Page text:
The spring smelt season has arrived and anglers can take smelt with hook/line, hand nets, dip nets and spearing gear. There is a two-gallon daily possession limit on smelt. Smelt netting regulations can be found on page 12, Table 5 of the Fishing Guide and bow and spearing gear may be used for smelt as indicated on page 9, Table 3 of the Fishing Guide.

Want tips on some specific locations you may want to target during this activity? We've just posted an updated document that highlights counties, water bodies, abundance and fishing opportunity for both dipping and hook-and-line smelt fishing. Check it out online!

March 29, 2012: Fishing the Detroit River
Many anglers have their go-to spots for springtime fishing, but how many of you have checked out the Detroit River?

According to many fishing forums and publications, in late March and early April the lower Detroit River is a great location to catch walleyes in decent quantities. As April moves on fish move further upriver, but the opportunities are still bountiful.

As many are aware, several of Michigan's Great Lakes waters have become world famous for walleye. The Lake Erie-Detroit River-Lake St. Clair-St. Clair River system is outstanding, drawing anglers from across the country in spring and early summer - will you be joining them?

For more information for fishing for walleye or any other species, visit our Michigan Fish and How to Catch Them website.

March 22, 2012: Buy Your 2012 Fishing License
For many of you it may be time to buy your 2012 fishing license so you can enjoy the numerous angling opportunities available in Michigan each year. This year's license is valid until March 31, 2013.

Are you aware of the three simple ways you can buy a Michigan fishing license?

1. Visit your local license retailer and make a purchase in person!
2. Use the E-License system to buy a license online 24 hours a day, seven days a week. Just visit www.mdnr-elicense.com to get started!

For additional information on fishing licenses in Michigan - including license requirements - visit www.michigan.gov/fishing.

March 15, 2012: Storing Ice Fishing Equipment
The opportunities to ice fish are quickly coming to an end - so now may be the time to think about properly storing your ice fishing equipment. Here is a checklist of things to do:
1. If you have an auger, check it for any damage and then dry all of the blades before storing it. You may want to consult your power auger's manual to know how to appropriately handle any leftover gas and how to protect the engine.
2. Remove the batteries from any of your electronics to prevent any potential damage from leaking batteries.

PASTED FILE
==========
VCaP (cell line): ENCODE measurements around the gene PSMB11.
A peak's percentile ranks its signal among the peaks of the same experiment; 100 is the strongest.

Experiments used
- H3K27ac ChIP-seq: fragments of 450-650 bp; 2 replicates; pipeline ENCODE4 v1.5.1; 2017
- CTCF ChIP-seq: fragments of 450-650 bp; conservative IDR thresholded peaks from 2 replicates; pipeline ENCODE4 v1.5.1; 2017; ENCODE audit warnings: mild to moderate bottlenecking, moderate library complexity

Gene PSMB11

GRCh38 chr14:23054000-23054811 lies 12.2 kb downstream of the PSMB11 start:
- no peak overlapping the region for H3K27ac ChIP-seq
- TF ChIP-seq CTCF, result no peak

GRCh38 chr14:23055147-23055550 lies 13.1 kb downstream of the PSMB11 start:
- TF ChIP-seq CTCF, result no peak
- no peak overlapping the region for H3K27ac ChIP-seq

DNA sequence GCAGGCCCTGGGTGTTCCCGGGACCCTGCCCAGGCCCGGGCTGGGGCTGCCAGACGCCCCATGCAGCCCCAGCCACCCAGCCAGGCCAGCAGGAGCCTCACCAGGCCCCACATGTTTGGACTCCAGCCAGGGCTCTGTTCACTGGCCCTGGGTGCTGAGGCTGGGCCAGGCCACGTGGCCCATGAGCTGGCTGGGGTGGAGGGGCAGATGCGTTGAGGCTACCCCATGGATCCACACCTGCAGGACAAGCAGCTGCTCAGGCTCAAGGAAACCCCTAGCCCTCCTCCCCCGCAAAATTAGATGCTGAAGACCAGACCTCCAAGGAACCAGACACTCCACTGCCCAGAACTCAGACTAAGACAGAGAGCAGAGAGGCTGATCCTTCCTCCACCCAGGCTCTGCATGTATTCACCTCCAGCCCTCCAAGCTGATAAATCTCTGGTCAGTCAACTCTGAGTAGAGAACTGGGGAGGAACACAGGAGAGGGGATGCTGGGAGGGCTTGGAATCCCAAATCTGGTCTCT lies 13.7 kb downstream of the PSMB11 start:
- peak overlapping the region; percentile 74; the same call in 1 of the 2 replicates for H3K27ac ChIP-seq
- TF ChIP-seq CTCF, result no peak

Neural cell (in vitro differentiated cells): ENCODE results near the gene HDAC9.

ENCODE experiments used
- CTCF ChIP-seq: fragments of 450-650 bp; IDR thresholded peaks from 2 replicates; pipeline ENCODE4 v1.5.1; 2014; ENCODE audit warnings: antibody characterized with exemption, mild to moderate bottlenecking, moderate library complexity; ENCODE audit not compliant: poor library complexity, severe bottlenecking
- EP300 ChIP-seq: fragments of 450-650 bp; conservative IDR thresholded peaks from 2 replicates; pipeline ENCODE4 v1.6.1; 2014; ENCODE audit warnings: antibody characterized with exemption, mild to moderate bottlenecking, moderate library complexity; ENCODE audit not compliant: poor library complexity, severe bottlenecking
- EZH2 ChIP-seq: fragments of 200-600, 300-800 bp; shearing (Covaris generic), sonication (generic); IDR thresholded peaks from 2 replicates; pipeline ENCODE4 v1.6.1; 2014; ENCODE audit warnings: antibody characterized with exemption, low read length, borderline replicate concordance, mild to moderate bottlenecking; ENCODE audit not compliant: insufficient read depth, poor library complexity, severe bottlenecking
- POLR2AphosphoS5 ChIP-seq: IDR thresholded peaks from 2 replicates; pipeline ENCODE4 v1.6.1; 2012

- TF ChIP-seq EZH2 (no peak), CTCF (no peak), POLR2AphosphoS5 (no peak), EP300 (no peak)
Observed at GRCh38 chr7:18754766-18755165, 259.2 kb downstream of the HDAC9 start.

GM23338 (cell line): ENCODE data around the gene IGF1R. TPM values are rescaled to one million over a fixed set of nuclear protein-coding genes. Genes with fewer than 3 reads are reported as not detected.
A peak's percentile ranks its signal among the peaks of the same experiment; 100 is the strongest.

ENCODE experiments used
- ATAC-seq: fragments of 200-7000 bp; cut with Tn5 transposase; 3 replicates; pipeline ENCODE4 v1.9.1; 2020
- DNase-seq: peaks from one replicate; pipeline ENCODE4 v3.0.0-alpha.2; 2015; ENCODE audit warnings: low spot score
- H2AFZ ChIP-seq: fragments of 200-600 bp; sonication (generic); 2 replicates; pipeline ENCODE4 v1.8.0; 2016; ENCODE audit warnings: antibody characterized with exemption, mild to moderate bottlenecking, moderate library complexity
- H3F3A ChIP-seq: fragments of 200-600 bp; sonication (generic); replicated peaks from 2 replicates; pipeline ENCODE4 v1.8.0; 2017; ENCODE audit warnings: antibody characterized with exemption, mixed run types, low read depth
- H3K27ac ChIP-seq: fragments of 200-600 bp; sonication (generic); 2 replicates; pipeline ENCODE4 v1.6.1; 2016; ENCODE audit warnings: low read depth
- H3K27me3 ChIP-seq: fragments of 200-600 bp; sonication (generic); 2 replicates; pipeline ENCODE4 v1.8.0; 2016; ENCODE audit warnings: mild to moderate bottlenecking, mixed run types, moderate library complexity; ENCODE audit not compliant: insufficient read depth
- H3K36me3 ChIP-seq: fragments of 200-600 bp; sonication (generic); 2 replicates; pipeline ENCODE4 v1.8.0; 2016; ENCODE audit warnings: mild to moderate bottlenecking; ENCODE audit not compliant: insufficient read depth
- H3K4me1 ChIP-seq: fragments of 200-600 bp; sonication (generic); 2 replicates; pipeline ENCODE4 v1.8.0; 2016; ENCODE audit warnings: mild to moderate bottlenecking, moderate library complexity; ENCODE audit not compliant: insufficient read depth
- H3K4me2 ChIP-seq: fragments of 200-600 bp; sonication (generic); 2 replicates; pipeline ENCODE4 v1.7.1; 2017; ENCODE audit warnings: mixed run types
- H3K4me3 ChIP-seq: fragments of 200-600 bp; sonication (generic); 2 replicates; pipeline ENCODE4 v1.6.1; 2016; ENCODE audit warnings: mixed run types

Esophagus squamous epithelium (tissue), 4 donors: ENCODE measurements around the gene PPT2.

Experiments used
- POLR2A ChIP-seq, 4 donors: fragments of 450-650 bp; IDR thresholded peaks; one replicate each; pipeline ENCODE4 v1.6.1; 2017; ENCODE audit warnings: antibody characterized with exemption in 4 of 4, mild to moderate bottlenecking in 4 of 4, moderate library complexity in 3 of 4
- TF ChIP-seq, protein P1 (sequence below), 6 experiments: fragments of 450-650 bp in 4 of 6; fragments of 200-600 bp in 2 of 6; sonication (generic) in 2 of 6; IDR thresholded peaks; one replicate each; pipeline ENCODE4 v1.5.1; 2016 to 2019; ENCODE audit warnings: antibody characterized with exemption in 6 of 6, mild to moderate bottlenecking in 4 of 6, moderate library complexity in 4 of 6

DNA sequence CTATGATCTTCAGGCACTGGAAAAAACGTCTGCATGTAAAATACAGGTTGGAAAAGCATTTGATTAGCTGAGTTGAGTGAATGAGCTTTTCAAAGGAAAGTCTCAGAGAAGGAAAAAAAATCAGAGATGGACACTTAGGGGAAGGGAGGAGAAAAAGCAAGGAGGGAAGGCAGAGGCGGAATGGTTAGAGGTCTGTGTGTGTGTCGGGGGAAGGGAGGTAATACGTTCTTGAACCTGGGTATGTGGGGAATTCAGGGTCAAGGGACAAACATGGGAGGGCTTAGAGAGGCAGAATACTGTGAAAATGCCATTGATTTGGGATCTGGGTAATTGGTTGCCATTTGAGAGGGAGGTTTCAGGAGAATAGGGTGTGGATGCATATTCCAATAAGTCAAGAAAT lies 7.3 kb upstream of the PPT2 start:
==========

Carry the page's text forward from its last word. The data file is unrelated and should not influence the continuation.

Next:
3. Make sure your portable shelter is completely clean and dry before storing. You may want to put some moth balls in it or hang it to keep certain pests at bay.
4. Take a full inventory of your rods, reels and tackle to see what you might need to purchase next year. Also remove all bait or line from your hooks and lures for storage and make sure everything is dry.

March 8, 2012: Safety Tips for Spring Ice Fishing
It's almost officially spring and although this season has been fairly inconsistent for great ice fishing, there still may be numerous opportunities in different locations throughout the state to get out on the water. But just remember, there are a few important safety precautions to take if you plan to do so:

Towards the end of the season, ice becomes rotten and soft. Although ice may still be more than a foot thick, it might not be strong enough to hold someone safely.
Don't forget to still carry the appropriate safety items, such as ice picks and a throw rope. And remember to wear a personal flotation device when heading out.
Continue to use the buddy system and know you'll have someone with you to help if you fall through the ice.
Carry a fully charged cell phone in a waterproof plastic bag. Make sure it is easily accessible on your person in case of an emergency.
Pay attention to the weather. If it hasn't been consistently cold or if there has been a lot of wind you can't guarantee there will be solid ice to head out on.

For more information on ice fishing, check out our Ice Fishing - The Coolest Sport Around article.

March 1, 2012: Jig Fishing with your Steelhead Rod
Have you thought about jig fishing with your steelhead rod? Want to learn how some key methods for doing so? Just follow some of these simple tips:
Consider using a fixed bobber and attach the line by utilizing one or two small pieces of surgical tubing.
The amount of weight you use will be key to your success - you want enough weight that the jig goes down quickly into the strike zone, but not so much weight that it drags the bobber down.
Make sure your jig is floating with the current in a very natural manner. If it's not, fish are less likely to bite.
Setting your jig at the proper depth is also critical to your success - try to stay within one to two feet from the bottom; but make sure you don't go too close to the bottom to avoid a snag.
You may also want to consider utilizing a bit of bait with your jig, such as a small spawn bag, a waxworm or a wiggler. Doing so can increase your chances for a bite.

Many more tips for jig fishing with your steelhead rod can be found through Steelhead University.